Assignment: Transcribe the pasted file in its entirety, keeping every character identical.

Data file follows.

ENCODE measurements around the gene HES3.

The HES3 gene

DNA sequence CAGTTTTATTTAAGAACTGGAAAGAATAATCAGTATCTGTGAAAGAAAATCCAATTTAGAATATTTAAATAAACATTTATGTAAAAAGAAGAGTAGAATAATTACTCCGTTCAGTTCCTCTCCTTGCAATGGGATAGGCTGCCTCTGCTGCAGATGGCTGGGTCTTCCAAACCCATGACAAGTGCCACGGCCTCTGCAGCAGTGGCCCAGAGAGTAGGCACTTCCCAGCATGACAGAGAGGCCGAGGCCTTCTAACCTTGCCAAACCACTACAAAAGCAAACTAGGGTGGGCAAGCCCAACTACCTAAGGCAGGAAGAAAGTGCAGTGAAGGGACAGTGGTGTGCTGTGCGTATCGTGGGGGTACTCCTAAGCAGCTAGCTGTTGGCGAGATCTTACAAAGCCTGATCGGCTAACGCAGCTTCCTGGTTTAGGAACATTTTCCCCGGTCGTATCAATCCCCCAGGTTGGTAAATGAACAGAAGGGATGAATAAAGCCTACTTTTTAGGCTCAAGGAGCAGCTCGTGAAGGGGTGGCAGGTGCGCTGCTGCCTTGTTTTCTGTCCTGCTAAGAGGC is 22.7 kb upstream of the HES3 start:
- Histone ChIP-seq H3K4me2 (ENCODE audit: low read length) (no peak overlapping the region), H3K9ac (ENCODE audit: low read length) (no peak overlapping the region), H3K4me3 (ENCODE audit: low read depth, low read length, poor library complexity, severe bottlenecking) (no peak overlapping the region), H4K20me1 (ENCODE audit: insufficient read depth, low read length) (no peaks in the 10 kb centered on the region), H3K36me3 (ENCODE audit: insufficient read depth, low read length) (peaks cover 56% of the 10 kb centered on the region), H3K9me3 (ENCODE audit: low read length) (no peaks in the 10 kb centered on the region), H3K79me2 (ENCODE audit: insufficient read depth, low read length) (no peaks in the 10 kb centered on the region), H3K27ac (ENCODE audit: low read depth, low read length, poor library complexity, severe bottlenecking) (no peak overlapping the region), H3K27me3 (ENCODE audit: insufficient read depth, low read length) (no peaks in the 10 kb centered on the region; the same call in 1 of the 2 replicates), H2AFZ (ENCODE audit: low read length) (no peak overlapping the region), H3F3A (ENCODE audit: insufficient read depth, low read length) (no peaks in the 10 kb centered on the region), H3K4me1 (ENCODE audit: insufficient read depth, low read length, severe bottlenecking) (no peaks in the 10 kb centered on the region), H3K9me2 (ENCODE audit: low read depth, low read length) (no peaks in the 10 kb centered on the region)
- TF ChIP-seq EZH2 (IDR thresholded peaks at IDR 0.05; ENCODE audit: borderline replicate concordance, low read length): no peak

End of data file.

ENCODE measurements around the gene HES3.

The HES3 gene

DNA sequence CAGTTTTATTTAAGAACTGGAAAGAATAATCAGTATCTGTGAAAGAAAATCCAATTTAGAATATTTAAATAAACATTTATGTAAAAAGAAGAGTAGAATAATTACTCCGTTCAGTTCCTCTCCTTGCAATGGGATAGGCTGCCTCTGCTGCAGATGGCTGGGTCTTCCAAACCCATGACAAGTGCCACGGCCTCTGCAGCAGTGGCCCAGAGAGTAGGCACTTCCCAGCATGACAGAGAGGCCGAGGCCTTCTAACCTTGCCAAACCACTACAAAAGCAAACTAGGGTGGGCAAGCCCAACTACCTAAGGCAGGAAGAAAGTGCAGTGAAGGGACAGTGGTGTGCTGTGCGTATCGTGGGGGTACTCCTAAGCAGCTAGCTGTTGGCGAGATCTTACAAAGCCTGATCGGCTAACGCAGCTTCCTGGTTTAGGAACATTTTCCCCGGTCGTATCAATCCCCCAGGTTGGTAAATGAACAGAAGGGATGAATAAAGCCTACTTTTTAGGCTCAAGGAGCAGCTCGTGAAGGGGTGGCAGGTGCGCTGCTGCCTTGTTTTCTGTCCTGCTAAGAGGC is 22.7 kb upstream of the HES3 start:
- Histone ChIP-seq H3K4me2 (ENCODE audit: low read length) (no peak overlapping the region), H3K9ac (ENCODE audit: low read length) (no peak overlapping the region), H3K4me3 (ENCODE audit: low read depth, low read length, poor library complexity, severe bottlenecking) (no peak overlapping the region), H4K20me1 (ENCODE audit: insufficient read depth, low read length) (no peaks in the 10 kb centered on the region), H3K36me3 (ENCODE audit: insufficient read depth, low read length) (peaks cover 56% of the 10 kb centered on the region), H3K9me3 (ENCODE audit: low read length) (no peaks in the 10 kb centered on the region), H3K79me2 (ENCODE audit: insufficient read depth, low read length) (no peaks in the 10 kb centered on the region), H3K27ac (ENCODE audit: low read depth, low read length, poor library complexity, severe bottlenecking) (no peak overlapping the region), H3K27me3 (ENCODE audit: insufficient read depth, low read length) (no peaks in the 10 kb centered on the region; the same call in 1 of the 2 replicates), H2AFZ (ENCODE audit: low read length) (no peak overlapping the region), H3F3A (ENCODE audit: insufficient read depth, low read length) (no peaks in the 10 kb centered on the region), H3K4me1 (ENCODE audit: insufficient read depth, low read length, severe bottlenecking) (no peaks in the 10 kb centered on the region), H3K9me2 (ENCODE audit: low read depth, low read length) (no peaks in the 10 kb centered on the region)
- TF ChIP-seq EZH2 (IDR thresholded peaks at IDR 0.05; ENCODE audit: borderline replicate concordance, low read length): no peak